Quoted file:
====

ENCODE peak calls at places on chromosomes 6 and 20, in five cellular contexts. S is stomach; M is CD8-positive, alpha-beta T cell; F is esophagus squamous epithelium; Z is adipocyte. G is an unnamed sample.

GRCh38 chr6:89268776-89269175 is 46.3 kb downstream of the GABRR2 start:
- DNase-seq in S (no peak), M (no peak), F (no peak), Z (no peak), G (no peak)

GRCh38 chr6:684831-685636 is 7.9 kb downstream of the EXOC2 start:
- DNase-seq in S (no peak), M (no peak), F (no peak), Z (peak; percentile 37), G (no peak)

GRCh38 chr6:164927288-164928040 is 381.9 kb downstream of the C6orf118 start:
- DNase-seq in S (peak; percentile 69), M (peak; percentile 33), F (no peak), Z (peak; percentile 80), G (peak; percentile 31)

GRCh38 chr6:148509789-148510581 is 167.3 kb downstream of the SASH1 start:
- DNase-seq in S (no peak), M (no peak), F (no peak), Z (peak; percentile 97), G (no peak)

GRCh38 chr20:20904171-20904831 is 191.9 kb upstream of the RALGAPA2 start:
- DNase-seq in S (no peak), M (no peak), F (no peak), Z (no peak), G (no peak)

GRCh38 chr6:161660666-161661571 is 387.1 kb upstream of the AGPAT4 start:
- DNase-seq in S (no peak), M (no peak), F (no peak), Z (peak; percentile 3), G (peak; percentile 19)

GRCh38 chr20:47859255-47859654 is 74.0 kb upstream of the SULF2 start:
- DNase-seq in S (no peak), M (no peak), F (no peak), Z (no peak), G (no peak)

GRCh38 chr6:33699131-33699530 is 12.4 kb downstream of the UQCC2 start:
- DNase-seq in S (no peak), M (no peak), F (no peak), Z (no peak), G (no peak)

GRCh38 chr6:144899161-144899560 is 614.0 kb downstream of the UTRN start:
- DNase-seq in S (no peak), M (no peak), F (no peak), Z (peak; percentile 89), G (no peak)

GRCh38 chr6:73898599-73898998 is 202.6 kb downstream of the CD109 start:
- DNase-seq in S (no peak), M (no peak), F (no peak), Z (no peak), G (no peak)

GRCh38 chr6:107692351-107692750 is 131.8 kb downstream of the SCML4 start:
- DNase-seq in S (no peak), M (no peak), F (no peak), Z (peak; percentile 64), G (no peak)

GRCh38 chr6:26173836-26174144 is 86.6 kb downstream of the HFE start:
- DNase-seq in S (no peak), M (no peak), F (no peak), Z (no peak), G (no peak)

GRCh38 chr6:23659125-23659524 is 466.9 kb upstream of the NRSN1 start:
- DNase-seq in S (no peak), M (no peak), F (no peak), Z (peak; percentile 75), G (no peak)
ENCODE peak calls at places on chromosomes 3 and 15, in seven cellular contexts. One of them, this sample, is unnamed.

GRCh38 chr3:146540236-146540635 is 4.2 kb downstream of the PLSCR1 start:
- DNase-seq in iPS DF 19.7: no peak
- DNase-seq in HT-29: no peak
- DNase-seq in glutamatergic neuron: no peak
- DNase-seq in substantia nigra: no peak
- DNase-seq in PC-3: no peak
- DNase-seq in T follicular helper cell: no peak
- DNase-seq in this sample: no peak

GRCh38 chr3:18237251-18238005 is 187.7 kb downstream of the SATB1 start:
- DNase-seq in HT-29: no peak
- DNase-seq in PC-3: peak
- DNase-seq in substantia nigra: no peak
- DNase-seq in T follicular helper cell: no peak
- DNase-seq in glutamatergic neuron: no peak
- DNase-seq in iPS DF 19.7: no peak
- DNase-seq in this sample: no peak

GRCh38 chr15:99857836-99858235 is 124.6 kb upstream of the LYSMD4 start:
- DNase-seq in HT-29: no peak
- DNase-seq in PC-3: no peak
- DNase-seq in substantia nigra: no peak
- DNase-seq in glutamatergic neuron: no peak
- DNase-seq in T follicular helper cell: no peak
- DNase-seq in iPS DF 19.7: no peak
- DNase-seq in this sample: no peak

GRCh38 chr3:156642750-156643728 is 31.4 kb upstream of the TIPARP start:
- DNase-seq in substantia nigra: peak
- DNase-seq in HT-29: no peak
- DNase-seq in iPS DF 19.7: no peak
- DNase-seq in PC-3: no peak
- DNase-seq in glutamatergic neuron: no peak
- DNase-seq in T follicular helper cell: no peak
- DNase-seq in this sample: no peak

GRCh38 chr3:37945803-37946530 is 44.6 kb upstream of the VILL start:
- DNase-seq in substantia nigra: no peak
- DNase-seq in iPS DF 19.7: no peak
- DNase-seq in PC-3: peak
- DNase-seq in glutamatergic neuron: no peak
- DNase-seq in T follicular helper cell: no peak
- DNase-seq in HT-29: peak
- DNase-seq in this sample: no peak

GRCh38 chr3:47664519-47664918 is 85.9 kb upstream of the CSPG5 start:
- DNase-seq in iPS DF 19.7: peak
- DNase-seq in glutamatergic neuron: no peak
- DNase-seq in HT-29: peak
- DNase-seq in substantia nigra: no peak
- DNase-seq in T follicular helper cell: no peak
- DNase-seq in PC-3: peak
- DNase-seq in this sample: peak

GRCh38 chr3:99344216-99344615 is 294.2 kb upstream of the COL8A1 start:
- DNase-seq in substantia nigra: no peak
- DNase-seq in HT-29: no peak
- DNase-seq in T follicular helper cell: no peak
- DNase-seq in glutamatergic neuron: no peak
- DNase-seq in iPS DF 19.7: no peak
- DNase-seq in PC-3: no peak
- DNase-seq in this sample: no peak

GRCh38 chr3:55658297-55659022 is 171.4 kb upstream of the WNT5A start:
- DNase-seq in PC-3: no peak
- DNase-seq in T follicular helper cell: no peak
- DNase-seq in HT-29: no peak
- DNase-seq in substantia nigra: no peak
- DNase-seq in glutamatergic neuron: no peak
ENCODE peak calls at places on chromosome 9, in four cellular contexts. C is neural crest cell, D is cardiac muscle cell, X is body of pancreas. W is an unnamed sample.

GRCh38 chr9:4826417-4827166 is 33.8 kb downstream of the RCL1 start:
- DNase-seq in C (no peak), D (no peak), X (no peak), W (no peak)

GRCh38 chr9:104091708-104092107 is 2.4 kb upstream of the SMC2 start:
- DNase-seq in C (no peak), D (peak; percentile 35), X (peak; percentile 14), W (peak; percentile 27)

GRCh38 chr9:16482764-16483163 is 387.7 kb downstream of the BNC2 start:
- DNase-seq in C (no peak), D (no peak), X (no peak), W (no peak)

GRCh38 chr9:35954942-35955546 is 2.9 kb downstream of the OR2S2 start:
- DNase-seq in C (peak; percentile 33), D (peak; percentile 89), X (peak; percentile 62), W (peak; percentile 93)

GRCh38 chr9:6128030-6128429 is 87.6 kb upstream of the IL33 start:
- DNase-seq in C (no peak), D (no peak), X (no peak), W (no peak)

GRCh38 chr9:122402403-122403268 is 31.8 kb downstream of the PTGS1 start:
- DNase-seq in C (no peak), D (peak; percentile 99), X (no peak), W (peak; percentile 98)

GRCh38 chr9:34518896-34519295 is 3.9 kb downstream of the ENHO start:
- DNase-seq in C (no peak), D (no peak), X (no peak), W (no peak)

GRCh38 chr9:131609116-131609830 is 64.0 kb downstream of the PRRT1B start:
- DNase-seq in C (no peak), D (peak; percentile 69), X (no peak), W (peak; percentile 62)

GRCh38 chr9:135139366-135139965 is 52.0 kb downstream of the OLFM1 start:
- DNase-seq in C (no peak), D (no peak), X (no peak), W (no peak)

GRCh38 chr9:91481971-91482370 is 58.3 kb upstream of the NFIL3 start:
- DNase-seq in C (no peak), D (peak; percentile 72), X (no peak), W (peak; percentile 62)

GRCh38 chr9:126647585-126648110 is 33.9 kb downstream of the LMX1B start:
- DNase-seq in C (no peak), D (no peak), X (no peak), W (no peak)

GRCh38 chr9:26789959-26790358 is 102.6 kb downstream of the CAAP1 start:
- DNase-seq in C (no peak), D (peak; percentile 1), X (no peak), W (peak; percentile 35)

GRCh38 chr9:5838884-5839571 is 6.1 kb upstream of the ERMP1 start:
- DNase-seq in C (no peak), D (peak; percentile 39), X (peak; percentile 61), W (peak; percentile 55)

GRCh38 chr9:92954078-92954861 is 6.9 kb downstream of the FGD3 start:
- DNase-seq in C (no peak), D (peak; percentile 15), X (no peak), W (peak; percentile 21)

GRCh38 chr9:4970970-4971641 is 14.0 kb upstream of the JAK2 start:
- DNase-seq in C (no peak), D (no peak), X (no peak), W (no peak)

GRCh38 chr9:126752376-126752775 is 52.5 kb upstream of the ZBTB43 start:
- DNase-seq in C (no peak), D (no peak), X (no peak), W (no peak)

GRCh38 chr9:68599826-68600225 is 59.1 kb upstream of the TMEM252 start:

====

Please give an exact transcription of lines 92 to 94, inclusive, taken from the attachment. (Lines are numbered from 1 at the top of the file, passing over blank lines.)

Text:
GRCh38 chr9:4826417-4827166 is 33.8 kb downstream of the RCL1 start:
- DNase-seq in C (no peak), D (no peak), X (no peak), W (no peak)

GRCh38 chr9:104091708-104092107 is 2.4 kb upstream of the SMC2 start: